On the grassy steppe in Tov Province, Oyunchimeg greets all of her guests standing outside her ger, dressed in her best blue deel, or traditional Mongolian robe. She presents each guest with a blue scarf, a sign of respect. Guests are ushered into the family gerand offered salty milk tea and traditional Mongolian snacks. It is a welcome gift for most guests, who have traveled over bumpy dirt tracks for more than an hour to reach the homestead.

Her AirBnB guests seem surprised and delighted to have found a unique and deep cultural experience so easily and cheaply.

"I didn't realize it was even an option," said American guest Anna May Imbrie, 24, one of Oyunchimeg's first AirBnB guests. "You couldn't get away with something like this in America," she added, noting how most Americans would shy away from inviting strangers for an immersive homestay.

Imbrie and her friend Sophia Hegmann, both English teachers in South Korea, came to Mongolia on a week-long holiday in July. They wanted a nomadic experience in the countryside during the annual Naadam Festival -- a national holiday celebrating traditional Mongolian sports -- and spent two nights in Oyunchimeg's extra ger,feeding baby goats, going horseback riding, and watching local horse races. For guests, AirBnB homestays in the Mongolian grasslands embody a new, do-it-yourself kind of tourism that shuns package tours and puts a premium on "authentic" experiences.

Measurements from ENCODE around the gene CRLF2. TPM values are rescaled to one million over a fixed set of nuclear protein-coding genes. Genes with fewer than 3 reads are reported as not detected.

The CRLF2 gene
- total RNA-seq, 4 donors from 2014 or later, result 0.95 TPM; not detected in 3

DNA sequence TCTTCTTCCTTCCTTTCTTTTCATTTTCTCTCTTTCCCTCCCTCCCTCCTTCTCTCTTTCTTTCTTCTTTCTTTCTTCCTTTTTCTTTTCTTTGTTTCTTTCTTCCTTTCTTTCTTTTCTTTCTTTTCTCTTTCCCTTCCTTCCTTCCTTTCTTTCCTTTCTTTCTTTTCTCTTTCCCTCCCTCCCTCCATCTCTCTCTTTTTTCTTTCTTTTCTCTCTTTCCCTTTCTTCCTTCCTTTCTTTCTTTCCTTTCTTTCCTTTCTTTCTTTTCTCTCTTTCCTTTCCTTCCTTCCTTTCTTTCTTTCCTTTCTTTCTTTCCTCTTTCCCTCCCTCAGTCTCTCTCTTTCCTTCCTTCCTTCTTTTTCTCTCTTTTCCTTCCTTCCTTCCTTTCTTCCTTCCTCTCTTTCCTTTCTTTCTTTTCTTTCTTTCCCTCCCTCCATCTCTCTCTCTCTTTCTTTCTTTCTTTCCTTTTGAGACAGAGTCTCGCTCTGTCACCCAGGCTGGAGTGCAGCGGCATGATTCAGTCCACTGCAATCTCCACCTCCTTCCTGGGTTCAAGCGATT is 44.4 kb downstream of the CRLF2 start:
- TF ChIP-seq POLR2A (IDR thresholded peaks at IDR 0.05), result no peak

The herder families, on the other hand, seem willing -- if not eager -- to show their lifestyle and traditions to the world. These homestays foster a kind of cultural exposure that many nomads otherwise would likely never get. Oyunchimeg says that her family and her tourists learn from each other, and the cultural exchange and foreign language skills will benefit her youngest child, who is four. She is also proud that AirBnB tourism is helping her family remain financially solvent as herders, allowing them to keep their free-spirited lifestyle so close to nature.

"We're happy that we're helping to preserve this lifestyle," she said.

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Mongolians to pay tribute to Steve Nash

September 16 ( At the initiative of Mongolian National Mountaineering Federation and Mongolian Aeromodelling Sport Association, a candle-lit vigil in memory of British paraglider Steve Nash. The event is to be held at the National Parkin Ulaanbaatar on 18th of September at 20:00.

Steve Nash, 53, from Cheshire, was killed after being stabbed in the chest.  His body was found on September 1st in Arkhangai Province, central Mongolia. A 31-year-old man, previously identified only as 'T', was found with £300-worth of local currency and a passport believed to have been taken from Steve Nash. Police spokesman confirmed suspect had escaped from jail, where he was serving time for theft.

Steve had been journeying across Mongolia with a friend, Gareth Aston, but had been forced to continue solo after his companion retired with an injury. The pair had been crossing the Khangai Nuruu mountain range on their paragliders - a challenge they had previously attempted 10 years ago.

Mr Nash had twice competed in the Red Bull X-Alps race, considered to be one of the world's toughest adventure races. Participants must complete a 1,000km route across the mountain range by foot or paraglider.